The earliest and most remarkable specimen of metallurgy present on Bali is the famous pre-Hindu bronze kettle gong, the largest of its type in the world, in the towerlike shrine in the back of Pura Panataran Sasih in Pejeng. This mysterious hourglass-shaped artifact, nearly two meters high and adorned with eight stylized heads, survives from Indonesia's Bronze Age, which began around 300 B.C. It is not clear if the Balinese possessed the sophistication to forge the gong themselves, or if it was imported from Indochina.
     The Balinese, as recently as the 1950s, excelled in working precious and semiprecious metals into many more instruments and accessories than they do today. At one time the coppersmiths and copper casters of Banjar Budaga (near Klungkung) forged or cast brass bells, incense holders, and lamps which were used as ritual objects by all classes of priests. They also fashioned handsome gold and silver plates, vases, knives, and scissors for cutting sirih. Now, only the ornate rings, bracelets, earplugs, ear pendants, and flowers for dancers' hair made from hammered and chiselled gold are still crafted. Nowadays metalworking is a common occupation, for the most part a craft of souvenir and jewelry makers.

Working as the king's armorers and as the vital source of argricultural tools and metallic musical instruments in pre-industrial Bali, the village blacksmiths were of very high social standing, free from the confines of the Hindu caste system. As a sign of deference, even the haughty Brahmanas were obliged to speak in High Balinese when speaking to a smith in his workshop. Royalty often made gifts of rice fields to honor smiths in their service. Blacksmiths had their own temples and burial grounds.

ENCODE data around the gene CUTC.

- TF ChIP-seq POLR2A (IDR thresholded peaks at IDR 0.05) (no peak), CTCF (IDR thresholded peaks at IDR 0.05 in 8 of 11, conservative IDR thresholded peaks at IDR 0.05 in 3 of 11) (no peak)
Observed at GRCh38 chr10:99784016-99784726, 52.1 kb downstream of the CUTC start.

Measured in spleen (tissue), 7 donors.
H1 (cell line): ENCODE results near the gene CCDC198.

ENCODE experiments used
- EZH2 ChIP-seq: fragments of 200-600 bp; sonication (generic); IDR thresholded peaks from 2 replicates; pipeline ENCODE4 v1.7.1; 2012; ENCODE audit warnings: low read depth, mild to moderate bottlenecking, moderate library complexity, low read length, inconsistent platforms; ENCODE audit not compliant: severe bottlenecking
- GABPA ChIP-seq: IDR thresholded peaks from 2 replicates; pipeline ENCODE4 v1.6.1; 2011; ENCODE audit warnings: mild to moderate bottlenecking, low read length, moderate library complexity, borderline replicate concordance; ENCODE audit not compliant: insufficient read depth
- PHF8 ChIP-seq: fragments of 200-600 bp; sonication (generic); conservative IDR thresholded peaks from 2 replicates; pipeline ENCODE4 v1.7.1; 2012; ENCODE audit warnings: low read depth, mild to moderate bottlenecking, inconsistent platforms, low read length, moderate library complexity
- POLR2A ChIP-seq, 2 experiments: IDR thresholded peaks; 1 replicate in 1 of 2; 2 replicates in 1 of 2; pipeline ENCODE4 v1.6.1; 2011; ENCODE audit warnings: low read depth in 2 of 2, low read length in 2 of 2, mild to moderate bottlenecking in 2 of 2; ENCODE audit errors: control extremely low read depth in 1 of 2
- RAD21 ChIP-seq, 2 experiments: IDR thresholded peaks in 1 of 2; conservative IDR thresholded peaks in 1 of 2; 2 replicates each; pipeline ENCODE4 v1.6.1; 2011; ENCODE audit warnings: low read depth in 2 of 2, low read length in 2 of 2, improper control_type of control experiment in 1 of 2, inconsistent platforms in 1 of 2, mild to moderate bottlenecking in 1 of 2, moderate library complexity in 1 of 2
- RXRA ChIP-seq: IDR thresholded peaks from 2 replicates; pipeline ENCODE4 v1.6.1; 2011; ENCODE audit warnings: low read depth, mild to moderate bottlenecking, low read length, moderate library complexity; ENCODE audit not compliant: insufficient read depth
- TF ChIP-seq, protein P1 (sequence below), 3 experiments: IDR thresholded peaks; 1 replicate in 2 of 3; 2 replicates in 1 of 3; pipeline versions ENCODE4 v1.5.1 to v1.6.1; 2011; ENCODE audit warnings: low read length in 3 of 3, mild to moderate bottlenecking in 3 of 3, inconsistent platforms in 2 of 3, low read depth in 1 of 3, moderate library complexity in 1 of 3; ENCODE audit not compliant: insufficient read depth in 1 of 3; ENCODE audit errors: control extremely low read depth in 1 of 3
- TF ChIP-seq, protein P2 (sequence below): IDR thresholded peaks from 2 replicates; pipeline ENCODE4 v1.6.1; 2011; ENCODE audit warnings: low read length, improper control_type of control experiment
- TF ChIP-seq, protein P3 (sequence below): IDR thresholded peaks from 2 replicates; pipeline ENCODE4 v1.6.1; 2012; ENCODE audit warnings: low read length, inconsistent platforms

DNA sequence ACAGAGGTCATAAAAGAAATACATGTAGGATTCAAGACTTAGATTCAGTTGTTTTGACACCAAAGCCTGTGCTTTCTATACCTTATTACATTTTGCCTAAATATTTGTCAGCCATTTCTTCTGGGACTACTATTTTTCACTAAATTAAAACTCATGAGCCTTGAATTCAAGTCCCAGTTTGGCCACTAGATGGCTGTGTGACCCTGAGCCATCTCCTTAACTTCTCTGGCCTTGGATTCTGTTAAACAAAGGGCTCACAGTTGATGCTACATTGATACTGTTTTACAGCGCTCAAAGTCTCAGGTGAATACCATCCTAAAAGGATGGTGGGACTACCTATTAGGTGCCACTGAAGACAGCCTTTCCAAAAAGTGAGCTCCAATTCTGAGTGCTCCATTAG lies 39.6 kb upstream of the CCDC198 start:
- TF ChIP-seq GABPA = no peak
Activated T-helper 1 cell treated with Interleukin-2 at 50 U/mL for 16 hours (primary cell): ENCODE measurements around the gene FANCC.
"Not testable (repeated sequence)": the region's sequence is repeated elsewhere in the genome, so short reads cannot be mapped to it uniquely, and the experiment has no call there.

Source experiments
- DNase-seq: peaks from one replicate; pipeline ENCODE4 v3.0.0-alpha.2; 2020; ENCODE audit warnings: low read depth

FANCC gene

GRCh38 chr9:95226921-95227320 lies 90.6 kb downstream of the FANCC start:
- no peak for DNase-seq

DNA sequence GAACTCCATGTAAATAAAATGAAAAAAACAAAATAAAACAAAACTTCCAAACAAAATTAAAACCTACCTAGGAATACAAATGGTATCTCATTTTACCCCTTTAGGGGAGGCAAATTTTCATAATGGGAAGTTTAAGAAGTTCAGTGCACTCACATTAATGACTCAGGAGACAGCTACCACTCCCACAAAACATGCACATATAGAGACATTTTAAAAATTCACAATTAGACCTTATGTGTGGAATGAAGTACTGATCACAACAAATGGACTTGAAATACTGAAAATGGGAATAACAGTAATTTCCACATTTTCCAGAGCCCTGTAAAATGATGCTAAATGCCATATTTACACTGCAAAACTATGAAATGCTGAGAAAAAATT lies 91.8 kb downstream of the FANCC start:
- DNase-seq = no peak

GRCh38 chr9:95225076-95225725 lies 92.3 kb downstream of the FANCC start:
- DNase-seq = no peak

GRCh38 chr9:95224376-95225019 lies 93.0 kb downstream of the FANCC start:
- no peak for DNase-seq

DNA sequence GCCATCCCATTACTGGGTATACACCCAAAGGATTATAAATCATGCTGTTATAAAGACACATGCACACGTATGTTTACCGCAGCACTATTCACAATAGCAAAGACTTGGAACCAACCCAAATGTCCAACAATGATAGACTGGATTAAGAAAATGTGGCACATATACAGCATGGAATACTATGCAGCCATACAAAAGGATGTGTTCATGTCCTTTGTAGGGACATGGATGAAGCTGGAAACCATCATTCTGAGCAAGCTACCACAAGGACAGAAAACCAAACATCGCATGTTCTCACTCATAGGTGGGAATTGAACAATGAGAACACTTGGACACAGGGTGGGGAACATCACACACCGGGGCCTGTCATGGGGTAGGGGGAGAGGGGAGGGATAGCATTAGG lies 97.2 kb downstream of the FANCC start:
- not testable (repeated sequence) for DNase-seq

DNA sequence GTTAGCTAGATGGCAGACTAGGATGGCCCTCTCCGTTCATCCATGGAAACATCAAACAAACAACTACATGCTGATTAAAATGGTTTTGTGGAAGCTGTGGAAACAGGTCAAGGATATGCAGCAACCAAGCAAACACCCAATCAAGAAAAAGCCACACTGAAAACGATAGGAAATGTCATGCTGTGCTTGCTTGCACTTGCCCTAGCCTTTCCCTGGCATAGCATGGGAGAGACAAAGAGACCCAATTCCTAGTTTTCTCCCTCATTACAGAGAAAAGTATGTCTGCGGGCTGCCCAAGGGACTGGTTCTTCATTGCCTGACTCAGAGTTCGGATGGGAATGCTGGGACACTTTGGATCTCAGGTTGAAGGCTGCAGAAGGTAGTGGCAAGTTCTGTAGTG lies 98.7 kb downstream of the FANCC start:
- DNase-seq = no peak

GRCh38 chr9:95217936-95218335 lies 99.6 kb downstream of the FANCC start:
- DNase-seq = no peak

Traditional blacksmiths (pande wesi)—using bellows, tongs, anvils, charcoal fires from coconut-husks—still can be found on Bali. To see traditional gamelan instrument makers in action, visit the workshop of Pak Gabeleran in Blahbatuh where bronze is forged into xylophonic keys or pots. Ornate instrument stands are carved here as well. Tihingan village, five km north of the main Gianyar-Klungkung road, is another instrument-making center. Balinese musicians from all over the island come to these foundries to buy their musical instruments.
     The art of stained-glass and iron-mongering is kept alive by Mondirama in Padangtegal just before Ubud (if coming from Peliatan). Dolf, the owner, designs all his own glass and iron pieces. The glass manufactured at the shop is burned (oxidized) to achieve 130 colors. This method was used in medieval times. Artisans who restore European cathedrals have to use this method to match the ancient colors. Mondirama is the only factory of its kind in Indonesia. There's another one in Bandung, but they import glass from the U.S., which makes their products expensive.
     One of the largest and most complete stores for bronze decorative objects in Indonesia is the Golden Buffalo House of Bronze, on Monkey Forest Road in Ubud, tel. (0361) 96328, fax 752013, and at Jl. Legian Tengah 412 in Kuta, tel. (0361) 755936, fax 752013. They can create any kind of motif by designing a piece after one in their catalog or by creating a sample.